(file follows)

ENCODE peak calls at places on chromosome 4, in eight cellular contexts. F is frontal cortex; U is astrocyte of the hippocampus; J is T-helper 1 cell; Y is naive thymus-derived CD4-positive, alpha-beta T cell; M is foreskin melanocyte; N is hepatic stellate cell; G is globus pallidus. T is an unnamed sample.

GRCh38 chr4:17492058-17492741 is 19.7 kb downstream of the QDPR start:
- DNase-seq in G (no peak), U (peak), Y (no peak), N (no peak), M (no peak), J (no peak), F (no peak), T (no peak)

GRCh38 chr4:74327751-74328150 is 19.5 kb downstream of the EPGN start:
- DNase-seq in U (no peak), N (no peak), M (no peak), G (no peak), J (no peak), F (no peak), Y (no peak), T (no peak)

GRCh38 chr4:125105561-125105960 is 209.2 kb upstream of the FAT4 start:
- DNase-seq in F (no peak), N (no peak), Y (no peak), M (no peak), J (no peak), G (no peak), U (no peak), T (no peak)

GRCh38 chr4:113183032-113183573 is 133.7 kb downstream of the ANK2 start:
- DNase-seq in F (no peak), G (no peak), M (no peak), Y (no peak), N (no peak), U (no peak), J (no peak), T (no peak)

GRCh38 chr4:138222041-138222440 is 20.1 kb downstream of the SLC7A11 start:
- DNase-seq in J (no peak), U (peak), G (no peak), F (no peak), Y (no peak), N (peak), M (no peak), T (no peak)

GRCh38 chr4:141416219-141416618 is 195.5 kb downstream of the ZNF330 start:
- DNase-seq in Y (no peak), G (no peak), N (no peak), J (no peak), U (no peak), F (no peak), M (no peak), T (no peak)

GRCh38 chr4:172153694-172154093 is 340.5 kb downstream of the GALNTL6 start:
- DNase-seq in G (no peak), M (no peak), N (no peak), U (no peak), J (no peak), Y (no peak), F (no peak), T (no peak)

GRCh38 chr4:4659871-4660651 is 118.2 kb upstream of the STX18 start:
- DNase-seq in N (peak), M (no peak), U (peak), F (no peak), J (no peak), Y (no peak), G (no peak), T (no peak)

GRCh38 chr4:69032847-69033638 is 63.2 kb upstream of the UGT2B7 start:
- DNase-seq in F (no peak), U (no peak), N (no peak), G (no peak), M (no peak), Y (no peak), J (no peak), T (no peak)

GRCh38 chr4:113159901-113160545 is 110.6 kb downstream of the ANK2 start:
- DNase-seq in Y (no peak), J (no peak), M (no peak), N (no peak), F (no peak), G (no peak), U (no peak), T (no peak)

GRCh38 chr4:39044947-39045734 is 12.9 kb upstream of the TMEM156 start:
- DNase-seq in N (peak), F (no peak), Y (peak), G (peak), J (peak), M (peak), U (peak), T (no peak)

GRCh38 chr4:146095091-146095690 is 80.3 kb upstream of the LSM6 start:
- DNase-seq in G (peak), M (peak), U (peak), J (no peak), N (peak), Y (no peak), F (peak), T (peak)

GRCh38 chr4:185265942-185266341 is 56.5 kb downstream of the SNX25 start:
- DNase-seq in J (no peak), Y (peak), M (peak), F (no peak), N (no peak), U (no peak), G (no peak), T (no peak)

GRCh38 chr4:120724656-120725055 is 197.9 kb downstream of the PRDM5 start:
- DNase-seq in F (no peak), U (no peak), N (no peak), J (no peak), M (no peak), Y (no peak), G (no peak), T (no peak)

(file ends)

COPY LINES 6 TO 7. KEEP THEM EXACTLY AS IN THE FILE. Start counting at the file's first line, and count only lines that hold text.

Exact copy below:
GRCh38 chr4:125105561-125105960 is 209.2 kb upstream of the FAT4 start:
- DNase-seq in F (no peak), N (no peak), Y (no peak), M (no peak), J (no peak), G (no peak), U (no peak), T (no peak)